GTD and the Ministry

Seriously, there should be a semester long class in Bible colleges and seminaries to teach cluttering ministers like me how to develop a physical and electronic organizational system.

Week 1: A theology of productivity

This would be a good introduction from Tim Challies:

Week 2: Getting and keeping your biblical info organized

Developing a system that stores any text-based information in a 66 folder system arranged from Genesis–Revelation → Then you know where to find that article you read about John 3:16.

Week 3: Getting and keeping your doctrinal info organized

Developing a system that stores any doctrine-based information in a system arranged using the 50–60 topics listed in something like Grudem’s ST or Lexham’s Survey of Theology → Then you know where to find that list of verses in that pamphlet about God’s love seen in redemption.

Week 4: Getting and keeping your ministry info organized

Develop a system that stores information specifically from your current church position. Receipts, permission forms, rosters, etc. When someone calls and asks did so and so go to such and such 18 months ago, you know exactly where to look.

Week 5: Making technology a gift and not a curse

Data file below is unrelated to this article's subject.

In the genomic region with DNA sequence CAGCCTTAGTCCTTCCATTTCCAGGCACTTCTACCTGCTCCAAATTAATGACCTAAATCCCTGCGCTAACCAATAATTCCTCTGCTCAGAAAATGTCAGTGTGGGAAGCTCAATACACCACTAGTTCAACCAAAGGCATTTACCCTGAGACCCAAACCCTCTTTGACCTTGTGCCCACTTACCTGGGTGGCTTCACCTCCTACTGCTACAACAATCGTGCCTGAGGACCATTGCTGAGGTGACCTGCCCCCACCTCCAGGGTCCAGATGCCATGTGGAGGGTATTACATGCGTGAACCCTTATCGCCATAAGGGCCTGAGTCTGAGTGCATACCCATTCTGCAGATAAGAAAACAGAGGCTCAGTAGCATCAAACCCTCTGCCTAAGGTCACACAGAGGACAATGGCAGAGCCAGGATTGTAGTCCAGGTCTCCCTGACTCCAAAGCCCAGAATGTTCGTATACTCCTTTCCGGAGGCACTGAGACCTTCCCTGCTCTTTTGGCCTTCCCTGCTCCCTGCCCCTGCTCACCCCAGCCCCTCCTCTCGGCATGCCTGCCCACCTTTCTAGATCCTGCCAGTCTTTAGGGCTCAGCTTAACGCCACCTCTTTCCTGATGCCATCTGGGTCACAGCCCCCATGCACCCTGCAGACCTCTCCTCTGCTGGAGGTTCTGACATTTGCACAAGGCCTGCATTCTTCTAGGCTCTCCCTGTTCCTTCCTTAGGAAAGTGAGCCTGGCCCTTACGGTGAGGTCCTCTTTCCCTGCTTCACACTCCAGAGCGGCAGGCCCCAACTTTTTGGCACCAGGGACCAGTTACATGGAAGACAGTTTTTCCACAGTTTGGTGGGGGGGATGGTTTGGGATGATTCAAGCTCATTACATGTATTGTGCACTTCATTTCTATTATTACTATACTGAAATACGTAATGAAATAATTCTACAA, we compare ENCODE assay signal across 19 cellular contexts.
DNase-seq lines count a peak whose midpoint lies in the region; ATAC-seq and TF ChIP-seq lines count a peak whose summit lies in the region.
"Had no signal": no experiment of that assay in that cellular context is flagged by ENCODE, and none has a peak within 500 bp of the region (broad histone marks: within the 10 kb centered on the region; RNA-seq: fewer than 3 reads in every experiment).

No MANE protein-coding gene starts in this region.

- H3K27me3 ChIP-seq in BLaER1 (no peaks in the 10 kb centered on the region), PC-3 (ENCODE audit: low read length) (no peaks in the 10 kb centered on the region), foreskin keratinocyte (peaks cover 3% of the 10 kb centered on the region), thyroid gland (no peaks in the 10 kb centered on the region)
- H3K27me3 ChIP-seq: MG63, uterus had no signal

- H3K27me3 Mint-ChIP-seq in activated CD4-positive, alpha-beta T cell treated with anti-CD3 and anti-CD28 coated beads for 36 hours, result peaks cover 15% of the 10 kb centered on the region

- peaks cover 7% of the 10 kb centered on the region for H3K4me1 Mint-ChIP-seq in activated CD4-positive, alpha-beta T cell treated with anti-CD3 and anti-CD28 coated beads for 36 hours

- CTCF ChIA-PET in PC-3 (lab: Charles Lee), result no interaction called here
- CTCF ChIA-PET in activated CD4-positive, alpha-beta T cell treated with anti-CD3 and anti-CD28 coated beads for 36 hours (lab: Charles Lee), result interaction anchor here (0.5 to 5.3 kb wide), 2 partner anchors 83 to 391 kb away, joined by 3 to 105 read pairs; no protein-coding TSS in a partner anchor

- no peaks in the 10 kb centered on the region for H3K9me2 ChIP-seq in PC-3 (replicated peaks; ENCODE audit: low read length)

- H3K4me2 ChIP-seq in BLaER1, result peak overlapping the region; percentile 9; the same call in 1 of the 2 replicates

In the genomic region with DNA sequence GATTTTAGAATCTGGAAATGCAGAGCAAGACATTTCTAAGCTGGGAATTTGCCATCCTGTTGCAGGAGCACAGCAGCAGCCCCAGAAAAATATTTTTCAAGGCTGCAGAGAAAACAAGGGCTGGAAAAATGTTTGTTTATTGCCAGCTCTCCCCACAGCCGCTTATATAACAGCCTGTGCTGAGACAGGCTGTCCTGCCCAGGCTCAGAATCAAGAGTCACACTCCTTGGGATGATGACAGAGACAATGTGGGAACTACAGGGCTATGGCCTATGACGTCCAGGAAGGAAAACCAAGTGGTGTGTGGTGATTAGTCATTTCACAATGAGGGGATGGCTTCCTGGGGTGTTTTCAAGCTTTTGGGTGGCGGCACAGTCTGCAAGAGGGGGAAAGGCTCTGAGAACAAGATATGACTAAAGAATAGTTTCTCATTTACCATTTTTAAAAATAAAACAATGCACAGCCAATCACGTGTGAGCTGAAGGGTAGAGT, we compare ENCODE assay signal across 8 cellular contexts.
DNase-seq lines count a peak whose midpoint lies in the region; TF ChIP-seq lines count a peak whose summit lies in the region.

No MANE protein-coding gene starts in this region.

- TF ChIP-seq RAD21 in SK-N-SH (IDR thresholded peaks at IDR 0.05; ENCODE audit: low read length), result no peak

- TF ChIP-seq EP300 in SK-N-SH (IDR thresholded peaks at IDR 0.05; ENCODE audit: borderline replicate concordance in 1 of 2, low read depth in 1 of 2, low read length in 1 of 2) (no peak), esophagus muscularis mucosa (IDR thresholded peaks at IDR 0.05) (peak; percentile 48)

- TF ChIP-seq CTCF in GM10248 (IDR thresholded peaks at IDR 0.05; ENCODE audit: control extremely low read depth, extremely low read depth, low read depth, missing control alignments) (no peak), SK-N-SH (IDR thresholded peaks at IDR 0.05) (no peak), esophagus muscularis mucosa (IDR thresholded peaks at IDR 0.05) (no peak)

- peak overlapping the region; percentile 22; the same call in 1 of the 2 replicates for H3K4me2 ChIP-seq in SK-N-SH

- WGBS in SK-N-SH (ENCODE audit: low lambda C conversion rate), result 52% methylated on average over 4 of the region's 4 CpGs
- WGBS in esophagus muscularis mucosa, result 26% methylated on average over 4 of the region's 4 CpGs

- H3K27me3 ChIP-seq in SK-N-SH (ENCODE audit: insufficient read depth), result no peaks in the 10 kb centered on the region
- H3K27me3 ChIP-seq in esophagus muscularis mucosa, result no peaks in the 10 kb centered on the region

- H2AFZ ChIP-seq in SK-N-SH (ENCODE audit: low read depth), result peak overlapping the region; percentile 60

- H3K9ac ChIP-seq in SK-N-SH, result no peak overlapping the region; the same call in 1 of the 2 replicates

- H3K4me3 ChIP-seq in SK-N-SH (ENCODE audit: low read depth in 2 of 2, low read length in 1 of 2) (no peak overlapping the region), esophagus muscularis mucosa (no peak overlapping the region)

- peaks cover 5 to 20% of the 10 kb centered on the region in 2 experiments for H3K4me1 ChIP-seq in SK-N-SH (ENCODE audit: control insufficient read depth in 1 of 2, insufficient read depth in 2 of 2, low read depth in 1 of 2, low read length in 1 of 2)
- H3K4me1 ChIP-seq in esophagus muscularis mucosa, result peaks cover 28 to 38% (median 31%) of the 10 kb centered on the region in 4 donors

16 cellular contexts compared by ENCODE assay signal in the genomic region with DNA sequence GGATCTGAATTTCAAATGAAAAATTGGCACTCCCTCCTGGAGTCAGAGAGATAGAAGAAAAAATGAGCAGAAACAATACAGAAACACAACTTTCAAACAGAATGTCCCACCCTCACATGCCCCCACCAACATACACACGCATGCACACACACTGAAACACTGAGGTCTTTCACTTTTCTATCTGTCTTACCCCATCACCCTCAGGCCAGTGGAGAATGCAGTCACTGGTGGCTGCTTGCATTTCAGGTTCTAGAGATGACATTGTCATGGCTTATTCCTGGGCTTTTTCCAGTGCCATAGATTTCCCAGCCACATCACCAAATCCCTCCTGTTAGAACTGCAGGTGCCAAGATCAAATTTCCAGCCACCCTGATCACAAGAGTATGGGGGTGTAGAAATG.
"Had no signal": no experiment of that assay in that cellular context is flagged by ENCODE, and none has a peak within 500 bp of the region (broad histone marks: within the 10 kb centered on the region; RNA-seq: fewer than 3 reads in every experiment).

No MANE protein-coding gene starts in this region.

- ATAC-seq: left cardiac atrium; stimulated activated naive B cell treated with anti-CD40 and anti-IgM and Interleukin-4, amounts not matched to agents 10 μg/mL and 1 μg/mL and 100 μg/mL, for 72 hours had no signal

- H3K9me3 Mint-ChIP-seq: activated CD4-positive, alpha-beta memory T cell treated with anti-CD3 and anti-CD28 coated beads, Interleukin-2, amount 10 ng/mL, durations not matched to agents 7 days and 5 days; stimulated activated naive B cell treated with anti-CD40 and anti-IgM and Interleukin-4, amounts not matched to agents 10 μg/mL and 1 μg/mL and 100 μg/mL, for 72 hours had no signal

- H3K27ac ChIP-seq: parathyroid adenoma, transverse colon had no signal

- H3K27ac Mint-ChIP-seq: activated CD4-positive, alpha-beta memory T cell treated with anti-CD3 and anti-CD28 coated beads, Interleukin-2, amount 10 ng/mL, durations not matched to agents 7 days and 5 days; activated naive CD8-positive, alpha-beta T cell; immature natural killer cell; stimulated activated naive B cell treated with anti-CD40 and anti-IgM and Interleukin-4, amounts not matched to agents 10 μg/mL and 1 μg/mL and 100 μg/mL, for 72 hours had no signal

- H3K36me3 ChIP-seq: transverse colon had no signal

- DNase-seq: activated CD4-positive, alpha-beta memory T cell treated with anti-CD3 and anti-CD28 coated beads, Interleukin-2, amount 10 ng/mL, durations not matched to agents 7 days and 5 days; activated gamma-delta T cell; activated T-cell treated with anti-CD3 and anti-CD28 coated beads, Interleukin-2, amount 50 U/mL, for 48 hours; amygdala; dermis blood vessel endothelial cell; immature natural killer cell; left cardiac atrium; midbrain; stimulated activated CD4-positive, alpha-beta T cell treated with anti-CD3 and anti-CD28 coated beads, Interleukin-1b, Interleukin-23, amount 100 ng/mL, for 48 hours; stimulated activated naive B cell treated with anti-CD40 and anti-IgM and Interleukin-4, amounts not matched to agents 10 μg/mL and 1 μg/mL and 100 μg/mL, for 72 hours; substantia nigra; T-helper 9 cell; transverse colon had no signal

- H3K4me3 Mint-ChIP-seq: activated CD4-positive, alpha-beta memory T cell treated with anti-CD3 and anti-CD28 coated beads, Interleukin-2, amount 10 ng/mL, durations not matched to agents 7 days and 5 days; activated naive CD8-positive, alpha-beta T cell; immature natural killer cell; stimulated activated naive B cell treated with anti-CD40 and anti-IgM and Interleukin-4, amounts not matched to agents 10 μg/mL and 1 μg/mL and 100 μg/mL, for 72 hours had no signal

Learning how to develop the habit of putting all content in an information app, all appointments and places to be in a calendar app, and all things to do in a tasks app. Learning how to use grammar tools and shortcut apps while trimming down alerts and distractions.

Week 6: From the scroll to the screen

How to use digital Bibles, books, and Bible software to their fullest potential.

Week 7: Putting it into practice

Pretend you are a 39-year-old who regrets not putting these systems into place on day one. You spend a day dumping every drawer and file into a huge pile. Travel back to your first day on the job and write a paper using what you have learned this semester to describe what tools, procedures, and practices you’ll implement as you begin your ministry.

1 𝑥 1 = -1

This line from a book on my Kindle that I take a gander at ever so often brought a smile to my face…

”The eminent linguistic philosopher J. L. Austin of Oxford once gave a lecture in which he asserted that there are many languages in which a double negative makes a positive but none in which a double positive makes a negative to which the Columbia philosopher Sidney Morgenbesser, sitting in the audience, sarcastically replied, ‘Yeah, yeah.'”

The Joy Of X, page 17
Steven H. Strogatz